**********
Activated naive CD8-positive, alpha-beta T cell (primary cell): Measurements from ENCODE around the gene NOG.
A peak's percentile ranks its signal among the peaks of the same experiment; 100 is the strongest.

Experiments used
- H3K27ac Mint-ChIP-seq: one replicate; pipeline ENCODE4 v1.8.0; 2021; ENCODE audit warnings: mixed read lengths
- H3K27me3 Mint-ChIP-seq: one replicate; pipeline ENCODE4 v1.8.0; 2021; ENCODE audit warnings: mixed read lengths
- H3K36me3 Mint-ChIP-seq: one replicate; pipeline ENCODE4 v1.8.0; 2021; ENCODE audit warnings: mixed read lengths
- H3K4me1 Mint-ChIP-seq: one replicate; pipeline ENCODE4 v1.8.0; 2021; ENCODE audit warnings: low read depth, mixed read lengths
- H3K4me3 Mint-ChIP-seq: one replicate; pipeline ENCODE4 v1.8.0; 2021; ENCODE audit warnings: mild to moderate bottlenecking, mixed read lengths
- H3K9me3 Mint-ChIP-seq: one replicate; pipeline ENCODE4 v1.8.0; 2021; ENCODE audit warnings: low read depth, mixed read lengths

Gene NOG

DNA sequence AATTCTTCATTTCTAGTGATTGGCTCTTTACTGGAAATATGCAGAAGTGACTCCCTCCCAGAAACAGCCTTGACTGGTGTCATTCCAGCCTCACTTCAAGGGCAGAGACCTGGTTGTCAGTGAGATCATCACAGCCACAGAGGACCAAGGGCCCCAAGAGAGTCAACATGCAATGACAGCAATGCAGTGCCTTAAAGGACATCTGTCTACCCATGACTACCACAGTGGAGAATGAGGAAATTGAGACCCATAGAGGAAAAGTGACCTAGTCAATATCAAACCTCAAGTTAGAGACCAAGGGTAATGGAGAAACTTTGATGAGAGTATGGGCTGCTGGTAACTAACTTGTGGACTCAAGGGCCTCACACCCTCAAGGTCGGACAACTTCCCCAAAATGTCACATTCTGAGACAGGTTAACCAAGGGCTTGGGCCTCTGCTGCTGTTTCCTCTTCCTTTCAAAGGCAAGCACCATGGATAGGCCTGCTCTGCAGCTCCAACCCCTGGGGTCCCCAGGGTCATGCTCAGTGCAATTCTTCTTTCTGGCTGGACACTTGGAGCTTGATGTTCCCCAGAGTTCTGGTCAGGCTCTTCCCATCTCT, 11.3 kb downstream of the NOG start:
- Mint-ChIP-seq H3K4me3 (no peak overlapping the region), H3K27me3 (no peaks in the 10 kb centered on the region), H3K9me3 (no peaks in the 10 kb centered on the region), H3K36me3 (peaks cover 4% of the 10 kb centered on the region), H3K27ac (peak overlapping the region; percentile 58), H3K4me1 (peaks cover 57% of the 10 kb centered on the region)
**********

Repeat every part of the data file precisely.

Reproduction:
Activated naive CD8-positive, alpha-beta T cell (primary cell): Measurements from ENCODE around the gene NOG.
A peak's percentile ranks its signal among the peaks of the same experiment; 100 is the strongest.

Experiments used
- H3K27ac Mint-ChIP-seq: one replicate; pipeline ENCODE4 v1.8.0; 2021; ENCODE audit warnings: mixed read lengths
- H3K27me3 Mint-ChIP-seq: one replicate; pipeline ENCODE4 v1.8.0; 2021; ENCODE audit warnings: mixed read lengths
- H3K36me3 Mint-ChIP-seq: one replicate; pipeline ENCODE4 v1.8.0; 2021; ENCODE audit warnings: mixed read lengths
- H3K4me1 Mint-ChIP-seq: one replicate; pipeline ENCODE4 v1.8.0; 2021; ENCODE audit warnings: low read depth, mixed read lengths
- H3K4me3 Mint-ChIP-seq: one replicate; pipeline ENCODE4 v1.8.0; 2021; ENCODE audit warnings: mild to moderate bottlenecking, mixed read lengths
- H3K9me3 Mint-ChIP-seq: one replicate; pipeline ENCODE4 v1.8.0; 2021; ENCODE audit warnings: low read depth, mixed read lengths

Gene NOG

DNA sequence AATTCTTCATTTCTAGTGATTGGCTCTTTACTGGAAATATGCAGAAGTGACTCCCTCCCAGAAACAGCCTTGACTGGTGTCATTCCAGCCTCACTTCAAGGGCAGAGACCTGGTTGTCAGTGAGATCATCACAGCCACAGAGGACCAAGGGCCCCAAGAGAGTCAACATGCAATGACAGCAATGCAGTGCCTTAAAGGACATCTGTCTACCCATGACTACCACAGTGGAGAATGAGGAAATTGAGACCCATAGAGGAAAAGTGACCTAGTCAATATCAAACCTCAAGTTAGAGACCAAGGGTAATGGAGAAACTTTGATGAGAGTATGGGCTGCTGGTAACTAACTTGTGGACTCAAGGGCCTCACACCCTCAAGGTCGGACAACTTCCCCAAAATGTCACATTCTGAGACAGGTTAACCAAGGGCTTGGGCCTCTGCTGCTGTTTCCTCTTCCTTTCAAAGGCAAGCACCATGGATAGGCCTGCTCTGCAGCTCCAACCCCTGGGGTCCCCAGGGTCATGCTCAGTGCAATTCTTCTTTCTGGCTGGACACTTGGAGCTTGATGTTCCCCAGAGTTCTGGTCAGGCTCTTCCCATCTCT, 11.3 kb downstream of the NOG start:
- Mint-ChIP-seq H3K4me3 (no peak overlapping the region), H3K27me3 (no peaks in the 10 kb centered on the region), H3K9me3 (no peaks in the 10 kb centered on the region), H3K36me3 (peaks cover 4% of the 10 kb centered on the region), H3K27ac (peak overlapping the region; percentile 58), H3K4me1 (peaks cover 57% of the 10 kb centered on the region)